I’ll be starting a TDI Advanced Nitrox, Decompression Procedures course at Gilboa Quarry in northwest Ohio on the weekend of June 28 and 29, 2008. This initial weekend at Gilboa should cover the bulk of the academic study and at least two skills dives. Remaining meetings will be scheduled after completion of the weekend’s activities.
This course is the entry level technical course in the line-up of TDI courses. Graduates will be proficient divers capable of planning and executing simple staged decompression dives using nitrox and oxygen to optimize decompression obligation.
The course consists of: classroom sessions, skill dives conducted in the quarry, and “graduation” dives conducted in the Great Lakes. This combination course consists of approximately 8-10 hours of classroom work, at least three skills dives and at least 3 “working” dives.
Candidates for this course should have experience diving in the conditions in which the course is to be conducted (e.g. Great Lakes). They should have a fundamental grasp of buoyancy and trim, and be familiar with the gear they will be wearing for the course. An advanced certification from SDI or another recognized agency and basic nitrox certification is required. The majority of candidates for this class wear a backplate, wing and double cylinders, but a single large-volume tank fitted with two first stages is acceptable. For a full equipment list, please ask.
Course fee is $850 per person and includes all textbooks, handouts, cards (upon successful completion of course objectives), and the instructor’s time and expenses.
Please e-mail questions to firstname.lastname@example.org.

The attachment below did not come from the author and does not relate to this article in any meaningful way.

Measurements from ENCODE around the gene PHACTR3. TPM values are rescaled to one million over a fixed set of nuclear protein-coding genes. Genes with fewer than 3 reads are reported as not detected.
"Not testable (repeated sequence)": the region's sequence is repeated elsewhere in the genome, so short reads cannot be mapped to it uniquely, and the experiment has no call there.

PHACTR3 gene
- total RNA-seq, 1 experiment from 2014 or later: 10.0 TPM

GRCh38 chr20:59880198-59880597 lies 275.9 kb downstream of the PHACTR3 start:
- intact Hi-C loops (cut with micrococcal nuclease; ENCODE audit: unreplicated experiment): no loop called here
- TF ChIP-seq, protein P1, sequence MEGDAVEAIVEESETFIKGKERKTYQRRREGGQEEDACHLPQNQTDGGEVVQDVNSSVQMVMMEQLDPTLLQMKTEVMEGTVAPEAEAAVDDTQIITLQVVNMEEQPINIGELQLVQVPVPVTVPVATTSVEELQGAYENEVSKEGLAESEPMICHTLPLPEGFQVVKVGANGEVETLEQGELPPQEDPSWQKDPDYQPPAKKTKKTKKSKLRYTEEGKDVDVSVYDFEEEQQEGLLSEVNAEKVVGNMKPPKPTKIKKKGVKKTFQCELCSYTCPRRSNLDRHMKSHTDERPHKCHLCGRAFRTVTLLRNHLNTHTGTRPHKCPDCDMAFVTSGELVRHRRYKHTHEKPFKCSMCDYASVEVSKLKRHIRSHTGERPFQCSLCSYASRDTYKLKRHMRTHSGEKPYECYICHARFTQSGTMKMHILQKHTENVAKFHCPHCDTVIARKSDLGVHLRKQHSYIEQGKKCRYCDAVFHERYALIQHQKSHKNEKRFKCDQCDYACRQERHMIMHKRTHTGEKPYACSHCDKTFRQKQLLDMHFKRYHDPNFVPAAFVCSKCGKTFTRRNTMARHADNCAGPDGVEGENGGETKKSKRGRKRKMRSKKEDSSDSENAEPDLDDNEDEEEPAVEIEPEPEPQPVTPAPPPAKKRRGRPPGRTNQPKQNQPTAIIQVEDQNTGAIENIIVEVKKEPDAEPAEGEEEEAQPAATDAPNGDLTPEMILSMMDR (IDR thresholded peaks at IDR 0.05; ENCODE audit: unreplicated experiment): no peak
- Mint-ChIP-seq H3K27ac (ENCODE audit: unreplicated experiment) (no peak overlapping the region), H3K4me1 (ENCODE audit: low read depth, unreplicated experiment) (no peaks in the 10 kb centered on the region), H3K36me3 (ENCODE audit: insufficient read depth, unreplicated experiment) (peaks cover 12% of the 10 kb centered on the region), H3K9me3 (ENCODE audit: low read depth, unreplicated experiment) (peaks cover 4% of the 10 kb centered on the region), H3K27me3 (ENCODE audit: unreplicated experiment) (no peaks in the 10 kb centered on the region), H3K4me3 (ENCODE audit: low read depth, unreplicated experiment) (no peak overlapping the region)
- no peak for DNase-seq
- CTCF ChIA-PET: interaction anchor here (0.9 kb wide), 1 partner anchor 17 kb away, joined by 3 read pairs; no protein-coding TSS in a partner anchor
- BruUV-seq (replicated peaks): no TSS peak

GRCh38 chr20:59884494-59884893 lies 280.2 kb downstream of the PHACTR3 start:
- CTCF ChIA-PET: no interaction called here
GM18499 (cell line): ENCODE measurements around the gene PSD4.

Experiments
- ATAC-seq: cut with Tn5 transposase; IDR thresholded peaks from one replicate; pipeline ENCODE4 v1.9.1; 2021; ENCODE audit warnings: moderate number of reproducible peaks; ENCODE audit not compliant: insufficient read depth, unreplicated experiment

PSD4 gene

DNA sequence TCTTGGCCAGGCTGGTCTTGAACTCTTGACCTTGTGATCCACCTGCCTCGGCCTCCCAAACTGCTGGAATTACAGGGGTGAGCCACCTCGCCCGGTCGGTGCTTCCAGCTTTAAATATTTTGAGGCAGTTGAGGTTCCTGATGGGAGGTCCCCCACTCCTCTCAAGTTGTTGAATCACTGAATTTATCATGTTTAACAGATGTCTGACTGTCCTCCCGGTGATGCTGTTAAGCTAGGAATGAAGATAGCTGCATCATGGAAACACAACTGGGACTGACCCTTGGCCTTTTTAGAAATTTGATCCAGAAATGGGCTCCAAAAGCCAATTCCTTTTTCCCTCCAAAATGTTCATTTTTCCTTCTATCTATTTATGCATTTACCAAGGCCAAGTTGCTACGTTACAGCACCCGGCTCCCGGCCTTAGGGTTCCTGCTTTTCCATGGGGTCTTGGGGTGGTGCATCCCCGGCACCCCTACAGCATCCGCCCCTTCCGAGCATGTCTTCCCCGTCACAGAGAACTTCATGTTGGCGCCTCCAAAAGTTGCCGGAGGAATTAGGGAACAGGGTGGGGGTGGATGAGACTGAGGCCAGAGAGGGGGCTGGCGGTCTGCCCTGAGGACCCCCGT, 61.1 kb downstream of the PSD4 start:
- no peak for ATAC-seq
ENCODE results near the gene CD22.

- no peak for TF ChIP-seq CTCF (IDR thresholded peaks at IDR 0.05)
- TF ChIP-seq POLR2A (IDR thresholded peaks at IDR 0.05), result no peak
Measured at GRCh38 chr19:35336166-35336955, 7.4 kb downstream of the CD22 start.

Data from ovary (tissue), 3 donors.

I taught a TDI Intro to Tech course yesterday and today at Gilboa Quarry near Findlay, OH. Two students were eager enough to sign up for a course this early in the season and it provided a great opportunity for them (and me) to get back in the water and practice up on some skills.
Intro to Tech is a weekend-long course designed to introduce the curious diver to the more advanced world of technical diving. Technical diving is loosely defined as scuba diving that takes place beyond the scope of “normal” sport scuba diving. Dives requiring staged decompression stops, mixed gas diving, diving in an overhead environment or dives deeper than 130′ are all technical dives. Dives of this nature require very specialized equipment, techniques, procedures and planning. In the Intro to Tech course, I explain why tech diving is different than “recreational” diving and we explore some different types of equipment and learn about dive planning.
I met up with Randy and Bob Saturday morning at the quarry and we retired to “the apartment” to do our classroom work. The apartment is one of the lodging facilities available for rent at the quarry. We settled down around the kitchen table and spent the next several hours talking about diving in general and technical diving in particular. After our classroom work, we relaxed on the front deck and enjoyed our lunch in the sunshine. After lunch, we headed to the water for a shake down dive to get used to each other as a dive team and put into practice some of the pre-dive planning and dive protoccols we had talked about. The dive went well despite a chilly water temp of 42 degrees. We exited the water, had a dive debriefing and called it a day about 5.
Randy, Bob and I met this morning at the quarry for 2 more dives. Their team communication and buoyancy skills were better than on Saturday’s dive. We did some other skills, like dealing with an out of air situation and deploying a surface marker buoy (SMB) before taking a break to get out and warm up. We spent much of our last dive just swimming and working on buoyancy and maintaining horizontal trim in the water. At the end of the dive, Randy deployed his SMB and we did an ascent using his line.